The commercialization of news, it must be stated in its defence, is in part a response to the growing tentacles of the public relations business. PR companies were born a little over a decade ago, and have become an essential part of the media scene. As the media has grown in reach and importance, and its power to do good and ill has become magnified, so have PR clients’ needs to try and influence if not control media operations grown in importance. The methods used by PR agencies to achieve these objectives are not what you would talk about from the housetops (plain bribes are not unknown), and the enterprising publisher could well say: if the news is that important to someone, why not I make the cash and not the journalist whom I hire?

When such cynical questions get asked, retired editors are back in business before you can say Press Council, railing about the ills of contemporary journalism and how it was different in their day. But the world has changed, and the media business with it. And all the retired editors’ columns and speeches will not bring back the old, clubby world of Indian newspapers, where editors ruled, the PR guys were hangdog fellows begging you to read their press release, and the marketing guys dared not step onto the editorial floor without treading very carefully.

 

And yet, it is also true that editors are in control in a new way, by taking on the role of publishers and responsibility for the bottom line – Shekhar Gupta at the Indian Express and Vinod Mehta at Outlook are the two obvious examples. This is a new way of acknowledging that the old diarchy of business and editorial functioning in separate silos cannot continue without damage to the enterprise. At the end of the day, one person has to call the shots. And at least some newspaper owners have found that more often than not it is the editor who has the greater commitment to the business than a marketing whizkid who may move back to selling soaps tomorrow. Putting the editor in charge also gets rid of the problem of how to maintain editorial autonomy within the office. However, the more common pattern is for the publisher (usually the principal shareholder) to take on the mantle of editor as well (or editorial director in some cases). Either way, the diarchy is no more. The question in the context of unified control is whether the wall between editorial and advertising survives, or has got porous. The logical construct must be that it is not the Chinese wall of old.

 

To many of the new generation, however, all of this looks and sounds like yesterday’s battles in yesterday’s industry. The mainstream media, especially for the young, is now television – as any readership and viewership survey establishes without difficulty. Newspapers printed on dead trees will at some stage have to adjust to these new realities and re-invent themselves, as many are struggling to do in the West. Because the natural news cycle is no longer 24 hours; it is sometimes not even hours, but minutes.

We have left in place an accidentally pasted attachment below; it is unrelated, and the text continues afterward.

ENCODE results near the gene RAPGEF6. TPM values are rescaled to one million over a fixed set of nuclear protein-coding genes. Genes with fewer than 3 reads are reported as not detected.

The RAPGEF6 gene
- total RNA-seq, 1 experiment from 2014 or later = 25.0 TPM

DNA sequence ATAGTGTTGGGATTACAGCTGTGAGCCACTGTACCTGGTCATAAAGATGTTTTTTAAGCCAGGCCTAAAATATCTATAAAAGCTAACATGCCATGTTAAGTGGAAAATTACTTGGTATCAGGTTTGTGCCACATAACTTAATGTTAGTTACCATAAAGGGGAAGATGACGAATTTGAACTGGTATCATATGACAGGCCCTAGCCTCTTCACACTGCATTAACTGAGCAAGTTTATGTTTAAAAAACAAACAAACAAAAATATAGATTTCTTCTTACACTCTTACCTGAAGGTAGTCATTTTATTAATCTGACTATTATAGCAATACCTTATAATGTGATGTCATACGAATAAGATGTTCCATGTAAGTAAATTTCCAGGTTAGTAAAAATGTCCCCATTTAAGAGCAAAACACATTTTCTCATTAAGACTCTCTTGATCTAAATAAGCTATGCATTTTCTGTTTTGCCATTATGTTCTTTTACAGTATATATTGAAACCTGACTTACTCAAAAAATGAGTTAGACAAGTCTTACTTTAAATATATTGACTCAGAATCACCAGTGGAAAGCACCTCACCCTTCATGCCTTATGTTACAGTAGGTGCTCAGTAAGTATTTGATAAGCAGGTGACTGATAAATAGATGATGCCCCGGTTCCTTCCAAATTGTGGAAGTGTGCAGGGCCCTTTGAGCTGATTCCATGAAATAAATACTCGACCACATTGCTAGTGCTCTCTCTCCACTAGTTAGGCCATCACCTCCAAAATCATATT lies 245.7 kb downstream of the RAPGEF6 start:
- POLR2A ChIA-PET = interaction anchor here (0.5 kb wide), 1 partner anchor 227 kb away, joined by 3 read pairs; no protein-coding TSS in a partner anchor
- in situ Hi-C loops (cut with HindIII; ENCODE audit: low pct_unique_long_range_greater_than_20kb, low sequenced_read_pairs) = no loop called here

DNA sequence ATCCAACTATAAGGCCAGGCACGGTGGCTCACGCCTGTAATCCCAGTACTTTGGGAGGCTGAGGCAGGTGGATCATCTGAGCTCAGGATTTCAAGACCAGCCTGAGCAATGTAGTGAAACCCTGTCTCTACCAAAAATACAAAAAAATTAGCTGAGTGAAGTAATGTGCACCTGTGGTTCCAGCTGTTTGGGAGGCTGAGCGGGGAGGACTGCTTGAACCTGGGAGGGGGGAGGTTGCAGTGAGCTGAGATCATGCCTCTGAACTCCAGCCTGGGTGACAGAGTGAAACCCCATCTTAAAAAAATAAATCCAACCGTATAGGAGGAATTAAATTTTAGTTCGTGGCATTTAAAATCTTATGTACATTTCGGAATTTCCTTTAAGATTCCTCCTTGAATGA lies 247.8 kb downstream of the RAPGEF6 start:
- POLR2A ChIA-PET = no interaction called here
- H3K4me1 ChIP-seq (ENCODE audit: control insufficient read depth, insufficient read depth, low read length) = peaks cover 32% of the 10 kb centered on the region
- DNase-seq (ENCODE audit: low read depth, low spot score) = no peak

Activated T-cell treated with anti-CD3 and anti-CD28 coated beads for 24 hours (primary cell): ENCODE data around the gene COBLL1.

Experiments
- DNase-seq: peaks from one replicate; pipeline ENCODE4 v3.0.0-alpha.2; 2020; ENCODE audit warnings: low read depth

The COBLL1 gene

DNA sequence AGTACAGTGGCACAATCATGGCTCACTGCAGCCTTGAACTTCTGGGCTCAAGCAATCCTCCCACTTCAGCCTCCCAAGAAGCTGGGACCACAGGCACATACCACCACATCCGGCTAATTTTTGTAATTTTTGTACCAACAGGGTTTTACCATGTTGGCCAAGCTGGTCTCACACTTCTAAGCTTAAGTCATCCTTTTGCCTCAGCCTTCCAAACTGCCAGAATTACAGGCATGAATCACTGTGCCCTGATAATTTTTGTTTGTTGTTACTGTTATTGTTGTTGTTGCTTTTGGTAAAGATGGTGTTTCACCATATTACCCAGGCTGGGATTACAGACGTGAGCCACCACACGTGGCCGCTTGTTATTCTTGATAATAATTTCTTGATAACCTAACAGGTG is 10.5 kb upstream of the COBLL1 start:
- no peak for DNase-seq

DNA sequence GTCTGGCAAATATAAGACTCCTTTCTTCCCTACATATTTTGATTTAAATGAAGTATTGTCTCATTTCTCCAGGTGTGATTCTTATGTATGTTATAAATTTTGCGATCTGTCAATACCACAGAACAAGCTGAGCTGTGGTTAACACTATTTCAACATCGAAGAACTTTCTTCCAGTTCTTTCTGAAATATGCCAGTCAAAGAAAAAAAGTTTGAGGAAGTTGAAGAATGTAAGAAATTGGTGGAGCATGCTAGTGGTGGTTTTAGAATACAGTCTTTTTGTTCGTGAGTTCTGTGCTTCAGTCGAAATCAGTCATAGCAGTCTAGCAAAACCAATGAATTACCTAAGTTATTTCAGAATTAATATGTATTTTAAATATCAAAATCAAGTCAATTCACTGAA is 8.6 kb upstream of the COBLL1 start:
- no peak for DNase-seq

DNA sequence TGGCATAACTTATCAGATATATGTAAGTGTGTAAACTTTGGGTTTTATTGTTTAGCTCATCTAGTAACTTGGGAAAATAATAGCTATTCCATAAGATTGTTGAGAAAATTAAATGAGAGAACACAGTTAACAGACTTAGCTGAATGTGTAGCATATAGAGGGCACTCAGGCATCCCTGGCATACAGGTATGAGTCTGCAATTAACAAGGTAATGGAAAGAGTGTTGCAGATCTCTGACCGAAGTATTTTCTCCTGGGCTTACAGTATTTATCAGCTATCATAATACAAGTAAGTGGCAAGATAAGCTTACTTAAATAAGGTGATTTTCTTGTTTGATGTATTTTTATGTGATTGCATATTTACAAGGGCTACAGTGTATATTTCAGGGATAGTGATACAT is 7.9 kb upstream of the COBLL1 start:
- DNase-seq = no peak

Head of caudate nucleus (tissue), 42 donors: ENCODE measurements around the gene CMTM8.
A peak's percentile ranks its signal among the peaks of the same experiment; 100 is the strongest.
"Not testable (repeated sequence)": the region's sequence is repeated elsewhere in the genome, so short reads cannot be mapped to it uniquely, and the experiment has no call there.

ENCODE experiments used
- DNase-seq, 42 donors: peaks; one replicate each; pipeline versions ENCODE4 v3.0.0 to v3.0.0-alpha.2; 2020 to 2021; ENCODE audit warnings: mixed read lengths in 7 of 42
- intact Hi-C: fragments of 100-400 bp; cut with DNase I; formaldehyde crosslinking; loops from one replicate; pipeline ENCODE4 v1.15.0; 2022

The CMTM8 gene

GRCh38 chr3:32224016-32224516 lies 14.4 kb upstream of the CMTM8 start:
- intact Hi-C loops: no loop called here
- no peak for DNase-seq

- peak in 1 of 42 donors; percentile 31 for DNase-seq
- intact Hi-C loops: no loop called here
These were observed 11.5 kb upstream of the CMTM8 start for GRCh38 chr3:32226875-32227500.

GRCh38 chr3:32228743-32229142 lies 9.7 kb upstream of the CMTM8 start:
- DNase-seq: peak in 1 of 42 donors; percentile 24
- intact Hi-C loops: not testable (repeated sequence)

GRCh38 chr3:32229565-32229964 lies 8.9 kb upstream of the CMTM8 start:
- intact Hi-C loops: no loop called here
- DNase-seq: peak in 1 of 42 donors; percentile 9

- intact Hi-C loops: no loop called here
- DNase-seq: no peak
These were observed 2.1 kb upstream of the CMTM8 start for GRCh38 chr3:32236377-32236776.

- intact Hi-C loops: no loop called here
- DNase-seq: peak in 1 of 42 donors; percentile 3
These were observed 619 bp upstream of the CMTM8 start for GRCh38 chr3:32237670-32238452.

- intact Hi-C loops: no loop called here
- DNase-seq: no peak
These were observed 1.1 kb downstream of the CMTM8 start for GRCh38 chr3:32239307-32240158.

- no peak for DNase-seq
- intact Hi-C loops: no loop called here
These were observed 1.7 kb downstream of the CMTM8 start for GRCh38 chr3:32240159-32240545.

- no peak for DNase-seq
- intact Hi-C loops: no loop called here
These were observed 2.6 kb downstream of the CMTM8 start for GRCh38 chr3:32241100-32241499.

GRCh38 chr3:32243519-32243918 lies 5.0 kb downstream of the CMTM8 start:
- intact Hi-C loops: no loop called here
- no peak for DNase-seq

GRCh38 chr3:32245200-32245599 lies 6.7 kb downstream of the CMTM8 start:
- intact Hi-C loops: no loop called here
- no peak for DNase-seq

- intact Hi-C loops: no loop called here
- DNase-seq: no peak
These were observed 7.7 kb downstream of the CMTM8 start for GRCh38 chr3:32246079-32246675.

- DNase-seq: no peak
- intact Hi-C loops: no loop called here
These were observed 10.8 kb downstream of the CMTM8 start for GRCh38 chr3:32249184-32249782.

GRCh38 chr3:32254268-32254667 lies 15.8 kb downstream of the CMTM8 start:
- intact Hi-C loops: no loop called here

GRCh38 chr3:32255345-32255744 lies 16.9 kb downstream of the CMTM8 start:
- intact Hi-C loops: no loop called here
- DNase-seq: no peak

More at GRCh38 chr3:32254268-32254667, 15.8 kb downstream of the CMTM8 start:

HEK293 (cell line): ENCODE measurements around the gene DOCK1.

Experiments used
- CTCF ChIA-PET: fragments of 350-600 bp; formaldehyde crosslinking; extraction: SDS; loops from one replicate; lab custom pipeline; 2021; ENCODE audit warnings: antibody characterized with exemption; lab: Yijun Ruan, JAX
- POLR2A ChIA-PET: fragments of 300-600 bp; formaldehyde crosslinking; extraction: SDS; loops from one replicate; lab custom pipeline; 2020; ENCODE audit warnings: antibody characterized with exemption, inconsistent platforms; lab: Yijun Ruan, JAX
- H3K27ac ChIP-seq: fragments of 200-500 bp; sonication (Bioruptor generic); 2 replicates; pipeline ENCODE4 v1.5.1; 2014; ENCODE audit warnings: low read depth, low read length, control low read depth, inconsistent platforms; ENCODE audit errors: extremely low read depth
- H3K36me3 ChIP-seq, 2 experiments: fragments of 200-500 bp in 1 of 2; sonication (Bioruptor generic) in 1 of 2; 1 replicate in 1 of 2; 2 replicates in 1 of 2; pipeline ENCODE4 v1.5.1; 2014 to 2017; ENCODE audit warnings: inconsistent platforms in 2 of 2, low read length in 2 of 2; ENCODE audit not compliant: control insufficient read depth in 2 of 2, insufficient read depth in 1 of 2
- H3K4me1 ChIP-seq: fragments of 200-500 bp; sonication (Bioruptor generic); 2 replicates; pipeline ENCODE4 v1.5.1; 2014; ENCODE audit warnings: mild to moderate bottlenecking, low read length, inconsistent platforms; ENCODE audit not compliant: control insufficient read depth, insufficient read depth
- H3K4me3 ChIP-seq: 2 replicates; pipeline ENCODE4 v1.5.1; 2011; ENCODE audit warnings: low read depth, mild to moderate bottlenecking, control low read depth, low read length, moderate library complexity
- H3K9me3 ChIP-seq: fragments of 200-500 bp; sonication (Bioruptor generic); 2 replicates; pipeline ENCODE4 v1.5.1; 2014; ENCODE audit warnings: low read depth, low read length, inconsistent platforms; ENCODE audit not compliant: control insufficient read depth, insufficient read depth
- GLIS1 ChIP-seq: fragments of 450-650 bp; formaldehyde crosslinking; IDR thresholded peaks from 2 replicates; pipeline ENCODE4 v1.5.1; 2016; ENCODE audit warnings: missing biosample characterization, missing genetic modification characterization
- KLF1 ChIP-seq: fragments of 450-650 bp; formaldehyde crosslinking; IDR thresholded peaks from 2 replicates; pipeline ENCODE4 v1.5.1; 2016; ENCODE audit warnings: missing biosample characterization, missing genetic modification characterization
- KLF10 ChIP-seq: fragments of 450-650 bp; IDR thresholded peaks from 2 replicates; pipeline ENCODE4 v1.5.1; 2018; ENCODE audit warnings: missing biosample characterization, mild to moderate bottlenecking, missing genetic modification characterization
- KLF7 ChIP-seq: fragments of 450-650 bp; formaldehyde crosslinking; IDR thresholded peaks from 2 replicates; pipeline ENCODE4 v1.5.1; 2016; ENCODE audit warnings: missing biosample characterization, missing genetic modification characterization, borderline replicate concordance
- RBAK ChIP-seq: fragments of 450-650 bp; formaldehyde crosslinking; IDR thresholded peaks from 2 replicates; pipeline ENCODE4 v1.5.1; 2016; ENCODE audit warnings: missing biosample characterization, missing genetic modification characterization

TV itself is about to undergo a major change, as the country gets ready for direct-to-home TV and a conditional access system for cable homes. The question is how many channels will decide to charge, and how many will go down the route that newspapers have taken – don’t charge the viewer, be free-to-air, and hope to make mega-bucks from advertisers.

A rapidly evolving sector, with new opportunities thrown up by technology and regulation, will see new entrepreneurs making their mark, the entry of serious money into the game, and high stakes battles. In a telling comparison that speaks of the shifting balances, Prannoy Roy and Raghav Behl, through their holdings in their publicly quoted companies, may soon have more wealth to show than Shobhana Bhartia of HT Media (also a listed entity), though the first two are new entrants into the TV game and Bhartia is a third generation newspaper owner. Why, Rajdeep Sardesai and Raghav Behl, in coming together to launch IBN in partnership with CNN, have created more stock market wealth in two months than Mid-Day Multimedia has after three decades of publishing in Mumbai. Money buys talent, and so it is that the smarter journalists now get drawn to television.

But what will attract more mindspace in the coming months is the birth and steady growth (admittedly from a small base) of the internet, the rapid proliferation of websites, and the birth of a new sub-culture: interactive, democratic (no paternal editor deciding what you should read in his pages), and real-time. It isn’t hard to see the internet growing as a rival force to the press and TV, and thereby to eventually redefine the news as well as the larger media business. The most likely result that one can foresee is the commoditization of news (you can get pretty much the same news from a variety of sources), and multi-channel, multimedia accessing of news by the consumer at any time of day or night, at home or office or on the move.

 

So publications and TV channels and indeed any media organization will have to go back to the drawing boards and ask the basic questions: how and why are you unique so that the reader and viewer should come to you and not to someone else? And how will you most add value to what you are doing?

At one level, the argument would remain that content is king, and the heightened competition underlines the need for more unique, high-value content. At another level, the answer could just as easily be that brand strength and distribution muscle will determine who are the winners. At a third level, the determining factor could be speed of adjustment to (and mastery of) new technologies. Since there is never one correct answer to complex questions, expect a combination of multiple responses as the Indian media grows and multiplies, fractures and consolidates.